TomTom’s Car Kit for iPhone – A Jack of All Trades

November 10, 2009 at 9:50 pm Leave a comment

I picked up a TomTom Car Kit tonight at my local Apple store.  It’s truly a Jack of All Trades, combining the functions of a mount, a charger, a hands-free bluetooth speakerphone, and an enhanced GPS chip.  One thing it is not:  Cheap.

I’ve been waiting for over a year to get a hands-free solution for my car.  I’ve looked at several bluetooth headsets, but have held off buying them because they each had some sort of shortcoming.

I’ve read that the JawBone, for example, works great, but there are sometimes fit issues, plus the idea of having to charge the headset seemed less than optimal since I wanted to use it pretty much exclusively in my car.  That, and the price tag seemed a bit steep.

I’ve looked at the various Parrot brand car kits as well.  They are supposed to be great units, but require some hard wiring, and are pricey.  The low end unit attaches to the cigarette lighter and has it’s own speaker, but it’s reported to be fairly low quality, while retaining about an $80 price tag.

I have an iGo charger and tip for my iPhone.  I think the tip for the iPhone was about $10.  I don’t recall the cost of the cable itself, but it was probably $5 to $10.

For a trip that I recently went on, we bought a Griffin Window Seat.  This is basically a mount with attachments to work with an original iPhone, an iPod Touch, or a iPhone 3G (or 3GS, since the body shape is the same).  It has no charging capability, and you can’t use any sort of case with it.  (It was fine for our trip, since it was almost solely used with an iPod Touch to play Sesame Street for our 20 month old when he started getting cranky, which can happen on a 13 hour drive.)  This mount is on the clunky side, but works.  It runs about $30.

We mostly used Navigon’s iPhone app on our trip.  We used it pretty much daily to get around the Washington DC area.  It performed pretty well, but occasionally we’d lose GPS lock.  Fortunately, this never happened at a time that we needed to turn.  Sometimes we’d come to a stop light and, while waiting for the light to change, it would adjust our position backwards, then it presumed we had turned around.  I believe our most common issue was that it would jump from the road we were driving on to a neighboring road.  In both of these last two cases, it would attempt to re-route us until it realized where we really were, which sometimes took far longer than you’d expect.  In familiar areas, this re-routing isn’t a big deal, but it is when you are very unaware of the local roads.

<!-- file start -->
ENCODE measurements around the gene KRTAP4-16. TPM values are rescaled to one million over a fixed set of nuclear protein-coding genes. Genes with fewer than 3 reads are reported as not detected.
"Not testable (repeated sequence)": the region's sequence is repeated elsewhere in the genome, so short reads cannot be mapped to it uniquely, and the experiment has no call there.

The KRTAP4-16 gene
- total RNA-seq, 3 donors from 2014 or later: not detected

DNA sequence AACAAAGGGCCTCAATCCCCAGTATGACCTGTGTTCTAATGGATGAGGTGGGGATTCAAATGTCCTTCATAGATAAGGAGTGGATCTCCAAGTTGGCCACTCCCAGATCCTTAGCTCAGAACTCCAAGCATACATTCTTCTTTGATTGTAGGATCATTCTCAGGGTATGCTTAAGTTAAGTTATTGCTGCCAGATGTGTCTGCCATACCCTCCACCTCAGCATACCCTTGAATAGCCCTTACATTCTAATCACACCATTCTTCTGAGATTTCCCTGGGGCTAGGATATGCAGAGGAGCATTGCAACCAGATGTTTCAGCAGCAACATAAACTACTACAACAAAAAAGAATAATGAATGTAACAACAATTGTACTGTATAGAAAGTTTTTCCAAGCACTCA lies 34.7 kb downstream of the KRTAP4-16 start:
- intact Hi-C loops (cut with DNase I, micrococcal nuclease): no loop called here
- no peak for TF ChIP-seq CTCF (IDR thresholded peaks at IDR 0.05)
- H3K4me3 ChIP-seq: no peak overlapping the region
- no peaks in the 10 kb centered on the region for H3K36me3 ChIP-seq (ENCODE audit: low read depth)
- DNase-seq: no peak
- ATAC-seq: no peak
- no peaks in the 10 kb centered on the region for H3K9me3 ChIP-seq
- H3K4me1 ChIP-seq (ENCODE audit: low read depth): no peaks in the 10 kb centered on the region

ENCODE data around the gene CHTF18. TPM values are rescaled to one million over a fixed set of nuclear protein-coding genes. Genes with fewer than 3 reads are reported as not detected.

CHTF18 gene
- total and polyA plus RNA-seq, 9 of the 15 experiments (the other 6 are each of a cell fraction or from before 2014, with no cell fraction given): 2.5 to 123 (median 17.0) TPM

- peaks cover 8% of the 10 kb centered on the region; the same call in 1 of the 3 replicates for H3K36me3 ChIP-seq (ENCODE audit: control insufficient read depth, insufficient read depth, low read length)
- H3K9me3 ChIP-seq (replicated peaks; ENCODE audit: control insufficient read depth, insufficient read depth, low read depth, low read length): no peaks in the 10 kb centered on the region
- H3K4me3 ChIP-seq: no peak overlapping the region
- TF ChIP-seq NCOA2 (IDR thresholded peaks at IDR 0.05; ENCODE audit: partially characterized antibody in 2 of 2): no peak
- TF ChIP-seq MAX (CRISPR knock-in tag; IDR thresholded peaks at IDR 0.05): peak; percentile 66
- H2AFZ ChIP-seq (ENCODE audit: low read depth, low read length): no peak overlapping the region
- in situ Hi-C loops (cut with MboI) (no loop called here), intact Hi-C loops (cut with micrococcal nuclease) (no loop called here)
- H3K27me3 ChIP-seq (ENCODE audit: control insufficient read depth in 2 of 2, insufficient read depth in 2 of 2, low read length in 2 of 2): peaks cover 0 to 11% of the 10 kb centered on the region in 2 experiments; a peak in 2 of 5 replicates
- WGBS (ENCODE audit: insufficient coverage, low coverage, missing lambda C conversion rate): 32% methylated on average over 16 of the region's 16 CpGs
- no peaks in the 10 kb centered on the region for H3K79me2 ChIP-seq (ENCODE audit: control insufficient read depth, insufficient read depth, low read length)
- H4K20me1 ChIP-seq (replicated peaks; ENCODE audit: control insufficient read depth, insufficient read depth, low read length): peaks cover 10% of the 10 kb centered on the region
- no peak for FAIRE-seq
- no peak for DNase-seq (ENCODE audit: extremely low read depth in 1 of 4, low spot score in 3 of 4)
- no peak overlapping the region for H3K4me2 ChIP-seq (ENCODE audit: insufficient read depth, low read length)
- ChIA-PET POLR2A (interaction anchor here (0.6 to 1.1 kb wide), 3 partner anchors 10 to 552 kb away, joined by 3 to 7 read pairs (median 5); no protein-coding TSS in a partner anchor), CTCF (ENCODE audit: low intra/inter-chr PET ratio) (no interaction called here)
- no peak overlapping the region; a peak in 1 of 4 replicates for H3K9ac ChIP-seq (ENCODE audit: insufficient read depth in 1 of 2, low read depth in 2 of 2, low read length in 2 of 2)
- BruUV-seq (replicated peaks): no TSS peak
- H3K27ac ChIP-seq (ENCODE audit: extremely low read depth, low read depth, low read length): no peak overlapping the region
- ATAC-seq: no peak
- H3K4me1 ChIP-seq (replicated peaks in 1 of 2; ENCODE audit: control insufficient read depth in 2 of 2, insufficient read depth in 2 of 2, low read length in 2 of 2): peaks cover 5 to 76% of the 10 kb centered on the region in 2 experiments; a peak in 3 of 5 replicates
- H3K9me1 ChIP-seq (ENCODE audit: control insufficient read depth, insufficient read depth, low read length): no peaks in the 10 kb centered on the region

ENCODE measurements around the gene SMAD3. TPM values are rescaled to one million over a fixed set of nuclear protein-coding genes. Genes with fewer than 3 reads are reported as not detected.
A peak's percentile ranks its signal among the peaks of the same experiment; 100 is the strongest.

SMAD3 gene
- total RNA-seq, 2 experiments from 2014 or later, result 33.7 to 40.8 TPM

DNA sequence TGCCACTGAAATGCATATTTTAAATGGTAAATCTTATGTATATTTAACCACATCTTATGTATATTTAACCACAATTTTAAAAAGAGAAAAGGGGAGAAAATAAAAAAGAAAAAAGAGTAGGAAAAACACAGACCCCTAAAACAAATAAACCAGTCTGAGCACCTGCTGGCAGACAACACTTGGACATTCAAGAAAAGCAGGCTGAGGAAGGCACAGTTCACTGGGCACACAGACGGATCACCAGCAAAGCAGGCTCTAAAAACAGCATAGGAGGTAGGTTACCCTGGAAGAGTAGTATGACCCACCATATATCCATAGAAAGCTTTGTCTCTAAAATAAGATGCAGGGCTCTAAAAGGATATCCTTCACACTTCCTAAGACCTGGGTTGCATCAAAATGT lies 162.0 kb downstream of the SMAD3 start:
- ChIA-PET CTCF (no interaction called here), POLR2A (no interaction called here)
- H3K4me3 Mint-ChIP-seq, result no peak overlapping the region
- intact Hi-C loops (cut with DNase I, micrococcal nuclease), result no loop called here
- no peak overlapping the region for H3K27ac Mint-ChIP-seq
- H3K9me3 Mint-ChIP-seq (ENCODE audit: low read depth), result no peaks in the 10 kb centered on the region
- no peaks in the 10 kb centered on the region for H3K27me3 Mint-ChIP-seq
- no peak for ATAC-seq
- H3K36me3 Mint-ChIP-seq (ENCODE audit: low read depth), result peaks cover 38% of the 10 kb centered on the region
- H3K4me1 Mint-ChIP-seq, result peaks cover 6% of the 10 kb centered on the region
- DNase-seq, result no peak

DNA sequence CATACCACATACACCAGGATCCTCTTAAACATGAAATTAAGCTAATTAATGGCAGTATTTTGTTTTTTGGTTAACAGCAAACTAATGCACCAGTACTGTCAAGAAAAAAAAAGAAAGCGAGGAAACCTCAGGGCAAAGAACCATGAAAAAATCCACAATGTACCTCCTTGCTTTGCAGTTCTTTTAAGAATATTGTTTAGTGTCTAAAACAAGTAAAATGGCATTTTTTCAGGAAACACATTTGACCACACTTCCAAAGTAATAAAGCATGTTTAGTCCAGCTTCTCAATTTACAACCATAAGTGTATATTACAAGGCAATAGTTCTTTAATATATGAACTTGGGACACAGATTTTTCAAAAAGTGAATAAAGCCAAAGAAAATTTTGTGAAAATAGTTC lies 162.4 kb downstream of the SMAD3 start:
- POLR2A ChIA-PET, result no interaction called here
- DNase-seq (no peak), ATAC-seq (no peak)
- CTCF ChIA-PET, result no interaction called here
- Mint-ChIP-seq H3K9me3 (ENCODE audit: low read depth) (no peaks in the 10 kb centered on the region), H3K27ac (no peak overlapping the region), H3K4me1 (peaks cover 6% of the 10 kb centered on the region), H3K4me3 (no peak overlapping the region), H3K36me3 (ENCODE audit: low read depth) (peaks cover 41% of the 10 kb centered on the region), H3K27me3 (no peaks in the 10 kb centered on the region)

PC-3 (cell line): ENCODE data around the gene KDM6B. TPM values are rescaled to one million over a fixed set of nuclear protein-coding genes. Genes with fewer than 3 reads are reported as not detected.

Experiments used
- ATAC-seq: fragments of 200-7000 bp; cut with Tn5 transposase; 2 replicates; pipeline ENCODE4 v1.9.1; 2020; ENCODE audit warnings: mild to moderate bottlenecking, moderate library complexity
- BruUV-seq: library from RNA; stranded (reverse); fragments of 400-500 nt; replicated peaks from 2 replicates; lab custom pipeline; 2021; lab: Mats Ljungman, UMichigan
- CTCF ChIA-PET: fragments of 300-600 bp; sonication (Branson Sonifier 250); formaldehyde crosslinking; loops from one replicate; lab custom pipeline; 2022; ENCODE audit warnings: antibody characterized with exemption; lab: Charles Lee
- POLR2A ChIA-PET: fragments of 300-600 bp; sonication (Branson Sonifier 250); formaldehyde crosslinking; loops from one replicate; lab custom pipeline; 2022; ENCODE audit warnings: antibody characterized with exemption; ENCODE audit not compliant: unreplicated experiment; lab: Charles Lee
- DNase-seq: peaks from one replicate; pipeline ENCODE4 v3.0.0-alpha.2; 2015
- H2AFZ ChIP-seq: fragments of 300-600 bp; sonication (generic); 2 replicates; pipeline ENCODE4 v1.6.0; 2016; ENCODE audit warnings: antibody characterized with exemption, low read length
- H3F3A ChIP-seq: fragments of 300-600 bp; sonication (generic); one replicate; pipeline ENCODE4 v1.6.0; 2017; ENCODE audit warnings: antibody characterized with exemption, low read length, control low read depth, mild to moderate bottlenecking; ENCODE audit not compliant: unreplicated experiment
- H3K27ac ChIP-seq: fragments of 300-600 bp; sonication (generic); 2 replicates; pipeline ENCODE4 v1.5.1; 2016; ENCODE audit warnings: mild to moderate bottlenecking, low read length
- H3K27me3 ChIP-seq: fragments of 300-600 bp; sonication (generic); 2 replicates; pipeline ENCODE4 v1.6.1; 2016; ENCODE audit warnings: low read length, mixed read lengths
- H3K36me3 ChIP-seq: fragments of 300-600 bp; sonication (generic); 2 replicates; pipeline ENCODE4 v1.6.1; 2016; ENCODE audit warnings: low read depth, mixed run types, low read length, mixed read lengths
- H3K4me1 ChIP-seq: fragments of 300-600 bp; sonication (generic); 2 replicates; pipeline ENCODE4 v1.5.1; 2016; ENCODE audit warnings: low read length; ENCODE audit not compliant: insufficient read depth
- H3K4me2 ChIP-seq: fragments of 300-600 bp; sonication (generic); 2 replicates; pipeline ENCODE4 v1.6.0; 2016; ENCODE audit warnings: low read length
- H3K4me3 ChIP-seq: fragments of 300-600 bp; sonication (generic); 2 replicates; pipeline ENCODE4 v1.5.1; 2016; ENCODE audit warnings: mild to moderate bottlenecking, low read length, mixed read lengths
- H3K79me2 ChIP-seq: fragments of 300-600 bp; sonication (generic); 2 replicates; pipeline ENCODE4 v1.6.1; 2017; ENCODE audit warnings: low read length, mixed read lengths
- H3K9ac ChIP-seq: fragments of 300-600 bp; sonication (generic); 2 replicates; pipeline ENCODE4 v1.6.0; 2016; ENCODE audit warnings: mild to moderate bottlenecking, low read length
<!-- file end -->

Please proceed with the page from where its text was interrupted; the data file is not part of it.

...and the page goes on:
In my initial quick test of the TomTom Car Kit, I used it for a phone call and was happy with the speaker volume.  I was not at highway speed, though, so this may yet have issues.  I’m impressed with the GPS tracking in my limited testing.  I only used it for a short trip, but it tracked my position with much better accuracy than my iPhone alone.  It seemed to tell me to turn sooner than my iPhone alone, and reacted faster when I intentionally turned opposite to the directions Navigon gave me.  I’ll try to use it over the next few days and plan to post again with any issues I run into, if I run into any.  Oh – Note that I’m using it with Navigon, not the TomTom application.  It appears that the iPhone will prefer the TomTom GPS chip over it’s own.

At any rate, it’s not cheap, but considering that it provides similar functionality to a $30 mount, an $80 speakerphone car kit, a $15-$20 charger, and enhanced GPS (don’t have a comparable dollar value), I’d say it’s a reasonable deal if you want all this functionality wrapped up in one device.


Entry filed under: iPhone.

Mac OS X, Flash Games, and non-admin accounts TomTom Car kit update

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